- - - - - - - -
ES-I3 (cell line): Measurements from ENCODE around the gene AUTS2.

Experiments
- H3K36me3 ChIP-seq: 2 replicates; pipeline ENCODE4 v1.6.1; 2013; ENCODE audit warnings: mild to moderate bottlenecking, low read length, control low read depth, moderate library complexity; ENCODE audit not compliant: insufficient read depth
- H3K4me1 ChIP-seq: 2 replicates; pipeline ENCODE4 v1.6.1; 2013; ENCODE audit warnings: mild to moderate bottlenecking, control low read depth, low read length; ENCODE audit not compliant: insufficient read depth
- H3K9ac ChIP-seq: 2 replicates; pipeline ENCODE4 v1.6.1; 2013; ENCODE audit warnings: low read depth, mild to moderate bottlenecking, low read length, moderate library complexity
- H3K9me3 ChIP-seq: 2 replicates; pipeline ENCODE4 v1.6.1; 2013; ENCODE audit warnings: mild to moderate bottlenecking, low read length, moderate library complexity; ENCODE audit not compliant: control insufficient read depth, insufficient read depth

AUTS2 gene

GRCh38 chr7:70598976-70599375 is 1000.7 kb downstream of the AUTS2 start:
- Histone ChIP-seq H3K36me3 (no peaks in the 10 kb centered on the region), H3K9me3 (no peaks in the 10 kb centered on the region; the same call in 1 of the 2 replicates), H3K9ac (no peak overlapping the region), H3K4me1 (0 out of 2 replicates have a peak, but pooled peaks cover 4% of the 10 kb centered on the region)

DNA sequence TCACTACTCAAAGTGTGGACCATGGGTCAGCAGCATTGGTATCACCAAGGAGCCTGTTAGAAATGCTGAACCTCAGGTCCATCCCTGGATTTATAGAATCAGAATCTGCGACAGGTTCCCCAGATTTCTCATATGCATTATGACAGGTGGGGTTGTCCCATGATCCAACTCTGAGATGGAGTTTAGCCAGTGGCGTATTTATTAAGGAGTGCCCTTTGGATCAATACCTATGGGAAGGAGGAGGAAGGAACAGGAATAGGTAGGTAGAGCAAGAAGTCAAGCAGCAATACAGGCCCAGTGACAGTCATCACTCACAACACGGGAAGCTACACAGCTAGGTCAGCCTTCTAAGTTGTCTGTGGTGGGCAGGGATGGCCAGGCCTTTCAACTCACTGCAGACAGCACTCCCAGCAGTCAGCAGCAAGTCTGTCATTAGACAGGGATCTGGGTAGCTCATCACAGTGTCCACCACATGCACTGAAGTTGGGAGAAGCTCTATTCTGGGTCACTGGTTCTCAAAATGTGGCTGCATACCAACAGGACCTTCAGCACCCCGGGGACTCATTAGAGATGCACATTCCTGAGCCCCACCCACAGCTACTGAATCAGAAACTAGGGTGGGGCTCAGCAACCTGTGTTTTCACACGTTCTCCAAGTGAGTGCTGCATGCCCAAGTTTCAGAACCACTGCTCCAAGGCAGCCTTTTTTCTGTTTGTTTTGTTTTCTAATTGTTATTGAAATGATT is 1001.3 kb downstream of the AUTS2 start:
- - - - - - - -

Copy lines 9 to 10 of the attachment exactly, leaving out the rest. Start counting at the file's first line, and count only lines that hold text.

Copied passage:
- Histone ChIP-seq H3K36me3 (no peaks in the 10 kb centered on the region), H3K9me3 (no peaks in the 10 kb centered on the region; the same call in 1 of the 2 replicates), H3K9ac (no peak overlapping the region), H3K4me1 (0 out of 2 replicates have a peak, but pooled peaks cover 4% of the 10 kb centered on the region)

DNA sequence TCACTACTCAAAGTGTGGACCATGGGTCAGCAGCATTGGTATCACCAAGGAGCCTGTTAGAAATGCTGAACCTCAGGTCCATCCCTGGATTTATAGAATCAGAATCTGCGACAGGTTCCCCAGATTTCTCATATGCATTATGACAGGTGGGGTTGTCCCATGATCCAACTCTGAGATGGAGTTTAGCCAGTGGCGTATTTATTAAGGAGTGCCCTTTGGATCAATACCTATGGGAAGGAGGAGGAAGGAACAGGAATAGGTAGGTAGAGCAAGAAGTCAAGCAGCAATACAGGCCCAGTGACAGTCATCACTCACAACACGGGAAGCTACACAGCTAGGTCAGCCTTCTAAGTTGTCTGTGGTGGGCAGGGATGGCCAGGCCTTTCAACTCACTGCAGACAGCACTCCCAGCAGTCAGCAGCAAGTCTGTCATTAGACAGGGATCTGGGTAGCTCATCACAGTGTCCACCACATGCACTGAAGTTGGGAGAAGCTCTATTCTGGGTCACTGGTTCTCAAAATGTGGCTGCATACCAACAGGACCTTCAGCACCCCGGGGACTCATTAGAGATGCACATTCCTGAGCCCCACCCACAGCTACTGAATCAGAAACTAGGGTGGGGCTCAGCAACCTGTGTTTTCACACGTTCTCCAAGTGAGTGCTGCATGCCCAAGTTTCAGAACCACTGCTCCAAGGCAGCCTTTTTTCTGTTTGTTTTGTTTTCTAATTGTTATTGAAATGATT is 1001.3 kb downstream of the AUTS2 start: